For an increasing number of Senior Executive Service members approaching retirement and/or career transition, executive consulting has become the leading option for what comes next. It’s no wonder. The structure of the U.S. workforce and how work gets done is changing dramatically. The good news is that opportunities are increasing for executives who choose freelancing as part of the gig economy.
The gig economy typically provides organizations and individuals opportunities for short or intermediate term engagements for independent workers rather than traditional full time employees. Gig economy workers are sometimes referred to as part of the contingent workforce, performing tasks as required. Tasks may be one time projects or a series of continuing or intermittent services which are often handled on a retainer basis.
The gig economy is huge and growing
In her October, 2018 CNBC @Work article “4 Gig Economy Trends that are radically transforming the US Job Market,” Susan Caminiti notes “the gig economy is now composed of 60 million workers…and by 2027 the majority of workers in the U.S. will be contract workers.” The four contributing trends are: An “uptick” in fully remote companies, the proliferation of blockchain systems, greater use of contract employees by Fortune 500 firms and “more robust networking among freelancers.”
Executive consulting means freedom
You decide what to do, how much to do, when to work and where to work. Typically retired federal executives have a path to executive consulting which focuses on their expertise, experience in specific agencies, program insights, as well as the professional network of colleagues and contacts. It’s rewarding to remain engaged in their community of practice, help people solve problems and in a true sense continue their public service albeit in a different role.
Executive consulting also means you’re on your own
Many of us have worked with wonderfully talented people in government organizations that provided a complete range of administrative, information technology and program support. It won’t take long for you to recognize how much you miss the crew. Learning to handle every aspect of your new role is challenging but very doable. Also over a period of time you will become part of a network of consultants who help each other when needed.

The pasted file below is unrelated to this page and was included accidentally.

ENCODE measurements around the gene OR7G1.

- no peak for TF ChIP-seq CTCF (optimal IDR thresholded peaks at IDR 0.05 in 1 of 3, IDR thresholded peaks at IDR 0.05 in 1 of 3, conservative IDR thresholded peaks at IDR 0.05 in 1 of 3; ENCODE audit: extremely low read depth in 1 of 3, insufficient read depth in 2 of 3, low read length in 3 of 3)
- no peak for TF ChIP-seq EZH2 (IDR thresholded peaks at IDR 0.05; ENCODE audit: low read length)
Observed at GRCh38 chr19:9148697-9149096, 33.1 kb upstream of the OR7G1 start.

Understand your value to clients
Stay focused on what you know best. Your greatest value to clients will be related to your community of practice, contacts and specific skill sets, e.g. public policy, national security, financial management, information technology, acquisitions, technical and program expertise, etc. You may choose to pursue other opportunities in unfamiliar areas, but you will likely learn that such opportunities are harder to find and perhaps less rewarding, in part due to the additional amount of research and analysis you’ll need to do to make sure you are providing accurate and complete advice.
Trust and Integrity Remain Cornerstones of the Work You Do
The Office of Government Ethics requirements remain in effect for retired senior executives. We might all think that a reminder is unnecessary but it’s important to constantly be mindful of the high standards we observe, and to feel free to contact OGE or legal counsel before taking any action which might be questionable. The Senior Executive’s Association is particularly vigilant when it comes to OGE compliance matters.
Consider a part time consulting gig while you’re still working for the government
Executives are permitted to engage in outside employment, subject to review and approval by agency management and legal counsel. Taking part in a special outside project with another organization, non-profit work or teaching a course at a local university are examples of activities that are likely permissible, subject to agency approval.
Full Disclosure: It’s not easy